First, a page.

CALL TO SILENCE

 It's time to slow down and zip it on purpose--at least for this guy  

It's time to slow down and zip it on purpose--at least for this guy  

The article linked below from June of this year indicates, "The average American spends nearly half a day staring at a screen.  A new Nielsen Company audience report reveals that adults in the United States devoted about 10 hours and 39 minutes each day to consuming media during the first quarter of this year. The report...included how much time we spend daily using our tablets, smartphones, personal computers, multimedia devices, video games, radios, DVDs, DVRs and TVs."

http://www.cnn.com/2016/06/30/health/americans-screen-time-nielsen/

So, tomorrow, as best I can for at least the rest of the year:  I'm going to tithe the one o'clock hour to unplugged silence.  Monday thru Friday:  No calls no texts no Internet no feed checks.   Just Him and me and whoever else feels the nudge.

My hope would be to gather some steam to spiritually reverse the above-recognized trend.

You are welcome to join me.   

Not everyone's schedule will work for the one o'clock hour, obviously.

But I'm going to go--as best I can--to Lutheran Church of Hope, my church, our West Des Moines campus and sit--with whoever is there--and really try to just engage in listening to my Abba.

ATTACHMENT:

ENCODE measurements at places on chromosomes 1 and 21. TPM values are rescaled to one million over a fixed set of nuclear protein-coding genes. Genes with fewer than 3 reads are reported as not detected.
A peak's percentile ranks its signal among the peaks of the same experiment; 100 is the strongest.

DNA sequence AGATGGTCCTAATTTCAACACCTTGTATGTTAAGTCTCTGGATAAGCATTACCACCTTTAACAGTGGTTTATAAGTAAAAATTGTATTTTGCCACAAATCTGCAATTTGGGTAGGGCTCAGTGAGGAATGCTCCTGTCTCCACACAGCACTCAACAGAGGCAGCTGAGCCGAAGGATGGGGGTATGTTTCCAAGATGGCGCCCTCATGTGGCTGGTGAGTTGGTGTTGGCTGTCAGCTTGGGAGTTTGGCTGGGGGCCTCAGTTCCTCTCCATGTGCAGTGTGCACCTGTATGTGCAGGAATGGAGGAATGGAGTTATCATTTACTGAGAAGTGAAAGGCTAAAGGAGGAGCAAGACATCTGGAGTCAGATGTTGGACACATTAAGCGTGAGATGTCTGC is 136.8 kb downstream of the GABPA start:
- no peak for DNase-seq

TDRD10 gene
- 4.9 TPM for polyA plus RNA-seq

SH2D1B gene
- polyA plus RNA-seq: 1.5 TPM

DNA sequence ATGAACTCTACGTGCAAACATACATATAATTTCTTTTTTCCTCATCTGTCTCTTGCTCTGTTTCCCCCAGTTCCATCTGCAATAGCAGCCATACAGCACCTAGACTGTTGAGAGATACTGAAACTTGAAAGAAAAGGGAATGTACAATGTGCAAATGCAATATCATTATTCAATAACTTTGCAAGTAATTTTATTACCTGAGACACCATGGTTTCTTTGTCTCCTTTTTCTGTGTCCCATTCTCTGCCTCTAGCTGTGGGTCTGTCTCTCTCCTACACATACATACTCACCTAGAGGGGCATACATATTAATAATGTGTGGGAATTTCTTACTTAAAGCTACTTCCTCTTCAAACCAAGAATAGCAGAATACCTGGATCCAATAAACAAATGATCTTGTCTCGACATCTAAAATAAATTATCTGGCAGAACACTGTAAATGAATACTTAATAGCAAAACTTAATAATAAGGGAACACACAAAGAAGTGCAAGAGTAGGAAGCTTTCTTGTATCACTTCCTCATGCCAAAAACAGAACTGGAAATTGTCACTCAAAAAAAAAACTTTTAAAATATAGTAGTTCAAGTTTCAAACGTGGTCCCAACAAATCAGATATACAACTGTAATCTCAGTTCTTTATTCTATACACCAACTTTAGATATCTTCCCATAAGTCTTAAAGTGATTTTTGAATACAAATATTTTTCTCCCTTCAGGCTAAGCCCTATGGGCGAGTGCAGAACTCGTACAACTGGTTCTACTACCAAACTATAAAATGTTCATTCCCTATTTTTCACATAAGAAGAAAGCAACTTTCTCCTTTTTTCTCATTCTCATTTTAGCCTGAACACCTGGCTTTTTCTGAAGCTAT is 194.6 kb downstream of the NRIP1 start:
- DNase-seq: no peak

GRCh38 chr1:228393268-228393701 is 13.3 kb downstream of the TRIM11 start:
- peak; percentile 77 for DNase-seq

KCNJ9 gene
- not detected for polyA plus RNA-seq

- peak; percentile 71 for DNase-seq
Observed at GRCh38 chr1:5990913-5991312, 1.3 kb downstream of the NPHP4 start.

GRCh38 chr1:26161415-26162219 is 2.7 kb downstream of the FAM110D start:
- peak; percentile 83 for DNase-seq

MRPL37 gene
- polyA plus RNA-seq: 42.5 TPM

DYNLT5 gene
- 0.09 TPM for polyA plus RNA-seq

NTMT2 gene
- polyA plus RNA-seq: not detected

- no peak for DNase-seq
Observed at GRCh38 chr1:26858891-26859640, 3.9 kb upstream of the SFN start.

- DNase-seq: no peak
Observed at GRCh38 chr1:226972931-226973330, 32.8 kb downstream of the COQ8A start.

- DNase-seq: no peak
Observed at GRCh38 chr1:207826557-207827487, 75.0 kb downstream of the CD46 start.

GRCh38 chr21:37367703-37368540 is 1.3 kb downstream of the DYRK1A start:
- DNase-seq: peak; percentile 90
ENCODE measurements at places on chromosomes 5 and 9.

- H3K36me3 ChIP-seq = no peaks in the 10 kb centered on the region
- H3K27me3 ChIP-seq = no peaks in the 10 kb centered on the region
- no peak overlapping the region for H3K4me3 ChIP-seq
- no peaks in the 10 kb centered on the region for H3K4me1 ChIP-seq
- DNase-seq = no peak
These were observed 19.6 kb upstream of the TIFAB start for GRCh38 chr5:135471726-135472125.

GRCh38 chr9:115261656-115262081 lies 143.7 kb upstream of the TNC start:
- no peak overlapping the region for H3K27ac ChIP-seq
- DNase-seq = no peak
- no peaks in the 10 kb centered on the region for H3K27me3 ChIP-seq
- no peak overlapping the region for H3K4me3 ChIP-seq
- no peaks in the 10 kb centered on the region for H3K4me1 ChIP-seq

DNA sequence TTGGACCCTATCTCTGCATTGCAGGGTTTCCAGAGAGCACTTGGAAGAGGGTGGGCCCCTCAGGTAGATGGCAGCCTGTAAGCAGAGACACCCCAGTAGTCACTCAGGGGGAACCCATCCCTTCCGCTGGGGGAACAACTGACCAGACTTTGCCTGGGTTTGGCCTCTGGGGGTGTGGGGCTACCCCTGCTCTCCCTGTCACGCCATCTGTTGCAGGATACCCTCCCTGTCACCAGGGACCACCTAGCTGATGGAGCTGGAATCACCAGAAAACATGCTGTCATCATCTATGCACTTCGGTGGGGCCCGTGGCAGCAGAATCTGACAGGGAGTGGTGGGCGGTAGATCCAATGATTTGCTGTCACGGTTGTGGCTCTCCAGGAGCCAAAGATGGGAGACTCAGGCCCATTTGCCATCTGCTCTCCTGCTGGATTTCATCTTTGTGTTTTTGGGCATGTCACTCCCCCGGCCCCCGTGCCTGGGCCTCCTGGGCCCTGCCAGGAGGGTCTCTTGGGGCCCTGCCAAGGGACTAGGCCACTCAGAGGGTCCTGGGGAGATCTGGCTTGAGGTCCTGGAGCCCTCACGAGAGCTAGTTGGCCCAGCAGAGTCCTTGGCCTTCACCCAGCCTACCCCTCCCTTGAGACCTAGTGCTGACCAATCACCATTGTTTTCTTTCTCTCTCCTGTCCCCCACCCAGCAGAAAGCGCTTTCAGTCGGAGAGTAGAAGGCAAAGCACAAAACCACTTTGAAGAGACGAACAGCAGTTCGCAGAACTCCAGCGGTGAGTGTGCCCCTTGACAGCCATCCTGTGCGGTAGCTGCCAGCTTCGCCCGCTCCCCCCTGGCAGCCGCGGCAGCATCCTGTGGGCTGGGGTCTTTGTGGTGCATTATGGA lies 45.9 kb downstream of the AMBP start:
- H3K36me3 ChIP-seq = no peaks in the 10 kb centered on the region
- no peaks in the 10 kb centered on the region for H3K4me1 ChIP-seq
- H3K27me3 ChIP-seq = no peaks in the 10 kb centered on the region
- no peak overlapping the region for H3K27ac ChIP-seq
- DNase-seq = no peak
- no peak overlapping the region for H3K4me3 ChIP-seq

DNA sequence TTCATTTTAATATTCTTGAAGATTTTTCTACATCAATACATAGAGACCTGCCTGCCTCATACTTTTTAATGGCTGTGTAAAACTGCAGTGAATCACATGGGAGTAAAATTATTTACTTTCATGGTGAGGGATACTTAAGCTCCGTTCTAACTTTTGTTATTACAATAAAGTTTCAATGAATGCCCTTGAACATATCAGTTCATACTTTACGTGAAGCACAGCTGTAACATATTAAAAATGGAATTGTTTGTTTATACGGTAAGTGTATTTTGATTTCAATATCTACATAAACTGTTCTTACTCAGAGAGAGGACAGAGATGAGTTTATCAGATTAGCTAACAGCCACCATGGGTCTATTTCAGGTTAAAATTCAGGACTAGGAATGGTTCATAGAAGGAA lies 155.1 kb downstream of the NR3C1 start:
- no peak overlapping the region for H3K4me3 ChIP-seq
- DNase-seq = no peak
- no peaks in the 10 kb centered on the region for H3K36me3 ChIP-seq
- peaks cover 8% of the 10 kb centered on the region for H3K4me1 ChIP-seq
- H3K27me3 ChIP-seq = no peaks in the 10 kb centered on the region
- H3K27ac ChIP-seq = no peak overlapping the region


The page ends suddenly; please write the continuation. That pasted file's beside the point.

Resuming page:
I have quiet time most everyday, in the early AM.   This isn't that.

There is something about investing our productivity time and listening corporately to His heart that makes me smile.  

Plus, I feel like it was His idea.

So, wherever you are--whether it is a minute at one or an hour at midnight or longer if you have it and feel so inclined--let's lean in and listen to the heart of Our Father--more than we check Facebook or play Minecraft or Tweet or Pick-a-News source or Netflix or even work and make calls.

I'm going to start in WDM tomorrow:  12/01 at one o'clock.

I don't want to be religious about it; I do want to invest my heart in it--slowing down, on purpose.

I keep thinking about George Washington Carver and how he would just wander outside and say, "Lord, the world is too big for me--tell me about the peanut."

And what the Lord showed him, literally, helped to save a soon-failing economy no one at that time saw coming.

Hope this finds you blessed and rested!

Megs